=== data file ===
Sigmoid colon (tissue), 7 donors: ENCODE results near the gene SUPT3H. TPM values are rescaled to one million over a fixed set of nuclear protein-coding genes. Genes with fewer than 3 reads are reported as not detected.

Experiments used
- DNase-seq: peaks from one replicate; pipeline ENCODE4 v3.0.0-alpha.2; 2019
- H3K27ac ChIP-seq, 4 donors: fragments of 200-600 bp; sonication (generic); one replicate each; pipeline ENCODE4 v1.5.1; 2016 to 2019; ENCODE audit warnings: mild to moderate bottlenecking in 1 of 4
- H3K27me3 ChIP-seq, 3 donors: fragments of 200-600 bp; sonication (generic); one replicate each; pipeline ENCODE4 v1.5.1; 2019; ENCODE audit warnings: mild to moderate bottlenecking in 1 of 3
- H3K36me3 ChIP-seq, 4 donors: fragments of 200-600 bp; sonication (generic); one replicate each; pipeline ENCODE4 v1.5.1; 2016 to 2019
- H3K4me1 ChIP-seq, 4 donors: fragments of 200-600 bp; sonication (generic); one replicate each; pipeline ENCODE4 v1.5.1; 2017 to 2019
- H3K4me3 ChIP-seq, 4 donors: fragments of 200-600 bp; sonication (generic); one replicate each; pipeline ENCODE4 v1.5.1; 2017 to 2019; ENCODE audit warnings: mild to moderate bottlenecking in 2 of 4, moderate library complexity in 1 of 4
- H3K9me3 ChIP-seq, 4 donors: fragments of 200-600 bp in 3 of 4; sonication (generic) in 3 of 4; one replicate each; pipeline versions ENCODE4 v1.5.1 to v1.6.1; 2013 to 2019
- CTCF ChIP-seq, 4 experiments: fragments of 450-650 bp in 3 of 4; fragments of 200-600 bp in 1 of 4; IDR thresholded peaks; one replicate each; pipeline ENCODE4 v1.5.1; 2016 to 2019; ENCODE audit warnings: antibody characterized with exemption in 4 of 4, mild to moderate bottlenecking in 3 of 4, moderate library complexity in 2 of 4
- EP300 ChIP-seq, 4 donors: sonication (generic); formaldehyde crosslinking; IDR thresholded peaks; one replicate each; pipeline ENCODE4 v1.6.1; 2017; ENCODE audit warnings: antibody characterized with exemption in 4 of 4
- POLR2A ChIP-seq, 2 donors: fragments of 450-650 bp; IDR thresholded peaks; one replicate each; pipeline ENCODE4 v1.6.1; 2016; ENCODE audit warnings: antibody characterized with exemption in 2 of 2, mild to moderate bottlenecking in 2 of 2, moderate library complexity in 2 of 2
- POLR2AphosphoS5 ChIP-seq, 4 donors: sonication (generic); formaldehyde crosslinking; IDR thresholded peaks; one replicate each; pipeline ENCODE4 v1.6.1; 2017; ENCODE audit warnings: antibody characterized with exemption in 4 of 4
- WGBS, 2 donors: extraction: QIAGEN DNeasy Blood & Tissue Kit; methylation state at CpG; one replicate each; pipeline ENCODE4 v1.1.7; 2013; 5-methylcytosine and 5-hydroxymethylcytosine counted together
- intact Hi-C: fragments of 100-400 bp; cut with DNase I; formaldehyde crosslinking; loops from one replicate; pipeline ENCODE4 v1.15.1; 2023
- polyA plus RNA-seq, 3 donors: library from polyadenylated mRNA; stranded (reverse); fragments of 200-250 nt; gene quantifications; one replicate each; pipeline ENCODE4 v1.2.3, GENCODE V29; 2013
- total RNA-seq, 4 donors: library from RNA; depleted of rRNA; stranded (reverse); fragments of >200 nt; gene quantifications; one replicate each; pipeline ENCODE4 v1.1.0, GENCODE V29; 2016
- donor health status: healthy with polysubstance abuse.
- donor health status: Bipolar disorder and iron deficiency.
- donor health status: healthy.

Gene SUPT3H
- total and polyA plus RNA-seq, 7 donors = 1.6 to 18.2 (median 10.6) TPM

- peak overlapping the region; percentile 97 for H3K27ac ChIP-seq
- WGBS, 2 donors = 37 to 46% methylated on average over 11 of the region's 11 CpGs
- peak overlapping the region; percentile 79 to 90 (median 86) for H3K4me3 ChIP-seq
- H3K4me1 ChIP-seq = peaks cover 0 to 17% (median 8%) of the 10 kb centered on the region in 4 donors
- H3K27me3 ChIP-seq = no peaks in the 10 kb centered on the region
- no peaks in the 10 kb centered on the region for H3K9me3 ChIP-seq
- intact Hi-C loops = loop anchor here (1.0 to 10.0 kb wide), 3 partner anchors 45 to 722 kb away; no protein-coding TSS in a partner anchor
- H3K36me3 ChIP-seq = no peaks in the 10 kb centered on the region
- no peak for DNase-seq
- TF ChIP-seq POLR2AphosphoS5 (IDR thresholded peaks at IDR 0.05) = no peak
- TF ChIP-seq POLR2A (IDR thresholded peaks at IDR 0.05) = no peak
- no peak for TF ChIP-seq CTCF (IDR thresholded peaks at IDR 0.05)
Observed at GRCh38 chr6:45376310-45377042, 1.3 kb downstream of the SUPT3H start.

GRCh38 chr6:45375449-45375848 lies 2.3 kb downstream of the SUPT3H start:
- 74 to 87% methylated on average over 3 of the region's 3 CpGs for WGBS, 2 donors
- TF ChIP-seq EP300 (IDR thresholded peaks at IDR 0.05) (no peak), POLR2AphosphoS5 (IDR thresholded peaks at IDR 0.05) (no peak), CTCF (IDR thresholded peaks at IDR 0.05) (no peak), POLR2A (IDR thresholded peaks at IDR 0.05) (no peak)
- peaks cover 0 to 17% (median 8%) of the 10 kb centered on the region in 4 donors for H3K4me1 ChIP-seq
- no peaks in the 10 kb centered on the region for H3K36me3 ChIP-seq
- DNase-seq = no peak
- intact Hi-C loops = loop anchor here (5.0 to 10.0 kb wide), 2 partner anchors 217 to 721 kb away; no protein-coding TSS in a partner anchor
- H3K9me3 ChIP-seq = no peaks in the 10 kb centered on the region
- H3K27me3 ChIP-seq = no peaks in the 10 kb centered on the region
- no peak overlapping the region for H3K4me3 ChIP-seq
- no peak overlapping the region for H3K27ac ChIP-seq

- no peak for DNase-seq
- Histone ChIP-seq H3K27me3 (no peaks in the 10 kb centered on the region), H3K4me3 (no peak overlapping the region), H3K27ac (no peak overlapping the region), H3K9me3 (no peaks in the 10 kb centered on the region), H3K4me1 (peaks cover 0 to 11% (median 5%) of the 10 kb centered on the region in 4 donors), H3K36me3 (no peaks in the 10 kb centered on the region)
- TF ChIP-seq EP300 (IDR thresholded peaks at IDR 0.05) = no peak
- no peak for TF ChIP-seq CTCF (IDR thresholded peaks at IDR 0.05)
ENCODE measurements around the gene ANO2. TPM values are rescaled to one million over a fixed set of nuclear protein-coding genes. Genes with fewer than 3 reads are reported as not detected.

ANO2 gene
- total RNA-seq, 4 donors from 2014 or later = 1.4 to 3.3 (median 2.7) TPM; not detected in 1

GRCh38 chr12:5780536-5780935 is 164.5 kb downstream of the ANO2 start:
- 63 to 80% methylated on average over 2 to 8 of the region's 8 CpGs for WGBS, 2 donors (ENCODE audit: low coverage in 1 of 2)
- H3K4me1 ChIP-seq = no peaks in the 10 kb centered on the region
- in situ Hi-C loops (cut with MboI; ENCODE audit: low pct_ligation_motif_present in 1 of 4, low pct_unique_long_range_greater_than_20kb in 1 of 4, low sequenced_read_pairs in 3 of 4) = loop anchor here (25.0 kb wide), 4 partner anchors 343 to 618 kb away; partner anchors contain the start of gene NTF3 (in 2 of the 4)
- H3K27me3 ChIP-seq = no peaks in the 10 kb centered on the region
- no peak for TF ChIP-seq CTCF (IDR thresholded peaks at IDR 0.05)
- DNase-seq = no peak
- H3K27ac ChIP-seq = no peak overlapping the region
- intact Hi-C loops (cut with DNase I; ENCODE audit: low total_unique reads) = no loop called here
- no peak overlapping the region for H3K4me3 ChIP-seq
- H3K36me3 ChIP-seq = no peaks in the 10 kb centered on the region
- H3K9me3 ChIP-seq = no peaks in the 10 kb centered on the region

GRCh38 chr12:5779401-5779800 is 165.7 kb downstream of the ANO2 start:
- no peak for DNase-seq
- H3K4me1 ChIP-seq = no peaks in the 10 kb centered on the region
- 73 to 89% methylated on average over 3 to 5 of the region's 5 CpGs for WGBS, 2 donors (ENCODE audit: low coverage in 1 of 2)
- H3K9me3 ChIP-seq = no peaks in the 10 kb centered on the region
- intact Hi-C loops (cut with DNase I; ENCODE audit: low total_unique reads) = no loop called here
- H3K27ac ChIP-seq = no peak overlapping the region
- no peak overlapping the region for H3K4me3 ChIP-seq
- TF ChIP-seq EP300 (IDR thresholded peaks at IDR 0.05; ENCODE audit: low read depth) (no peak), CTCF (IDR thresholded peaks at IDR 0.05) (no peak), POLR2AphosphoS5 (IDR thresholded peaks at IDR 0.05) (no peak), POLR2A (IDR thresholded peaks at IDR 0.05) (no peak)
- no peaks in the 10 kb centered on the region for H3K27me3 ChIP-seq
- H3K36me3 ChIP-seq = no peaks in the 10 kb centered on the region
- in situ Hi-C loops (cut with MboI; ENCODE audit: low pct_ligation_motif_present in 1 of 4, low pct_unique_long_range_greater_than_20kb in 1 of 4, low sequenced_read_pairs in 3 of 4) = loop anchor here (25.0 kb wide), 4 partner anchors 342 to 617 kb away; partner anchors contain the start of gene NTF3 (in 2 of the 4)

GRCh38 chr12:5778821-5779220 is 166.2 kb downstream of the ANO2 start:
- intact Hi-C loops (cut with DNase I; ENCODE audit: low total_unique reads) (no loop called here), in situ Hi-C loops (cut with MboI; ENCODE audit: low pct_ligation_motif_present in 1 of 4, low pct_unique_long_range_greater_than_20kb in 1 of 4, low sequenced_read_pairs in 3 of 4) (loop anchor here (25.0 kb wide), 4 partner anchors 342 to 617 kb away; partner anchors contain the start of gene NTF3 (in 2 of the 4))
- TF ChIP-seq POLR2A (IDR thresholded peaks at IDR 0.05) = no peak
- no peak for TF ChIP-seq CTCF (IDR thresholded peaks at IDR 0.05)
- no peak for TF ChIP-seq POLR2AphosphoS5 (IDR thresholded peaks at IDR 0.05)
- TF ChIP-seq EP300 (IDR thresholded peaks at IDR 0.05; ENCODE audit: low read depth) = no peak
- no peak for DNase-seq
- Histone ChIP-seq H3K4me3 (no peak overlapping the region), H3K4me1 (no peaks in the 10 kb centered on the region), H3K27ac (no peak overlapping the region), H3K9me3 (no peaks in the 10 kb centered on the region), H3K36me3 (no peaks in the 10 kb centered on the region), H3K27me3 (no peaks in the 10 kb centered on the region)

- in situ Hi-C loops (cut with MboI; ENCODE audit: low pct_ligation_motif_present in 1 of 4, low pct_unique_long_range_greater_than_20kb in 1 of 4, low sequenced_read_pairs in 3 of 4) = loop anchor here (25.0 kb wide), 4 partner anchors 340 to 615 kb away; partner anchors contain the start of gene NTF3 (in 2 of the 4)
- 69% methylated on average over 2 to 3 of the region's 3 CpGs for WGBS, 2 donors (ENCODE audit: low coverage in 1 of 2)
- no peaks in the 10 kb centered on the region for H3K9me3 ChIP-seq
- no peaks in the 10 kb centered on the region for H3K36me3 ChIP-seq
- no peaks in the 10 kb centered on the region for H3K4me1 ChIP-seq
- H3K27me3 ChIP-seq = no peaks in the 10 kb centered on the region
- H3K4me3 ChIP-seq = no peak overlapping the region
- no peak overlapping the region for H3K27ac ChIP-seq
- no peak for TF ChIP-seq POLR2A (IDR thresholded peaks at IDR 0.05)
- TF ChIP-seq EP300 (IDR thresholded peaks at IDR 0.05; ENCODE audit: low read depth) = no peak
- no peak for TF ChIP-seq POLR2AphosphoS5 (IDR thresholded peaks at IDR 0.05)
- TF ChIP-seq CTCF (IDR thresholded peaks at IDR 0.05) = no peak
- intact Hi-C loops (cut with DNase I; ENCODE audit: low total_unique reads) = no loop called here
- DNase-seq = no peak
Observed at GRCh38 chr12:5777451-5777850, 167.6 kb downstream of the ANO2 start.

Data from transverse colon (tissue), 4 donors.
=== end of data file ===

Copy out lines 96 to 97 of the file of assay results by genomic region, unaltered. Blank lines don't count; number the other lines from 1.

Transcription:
- no peak for TF ChIP-seq POLR2AphosphoS5 (IDR thresholded peaks at IDR 0.05)
- TF ChIP-seq CTCF (IDR thresholded peaks at IDR 0.05) = no peak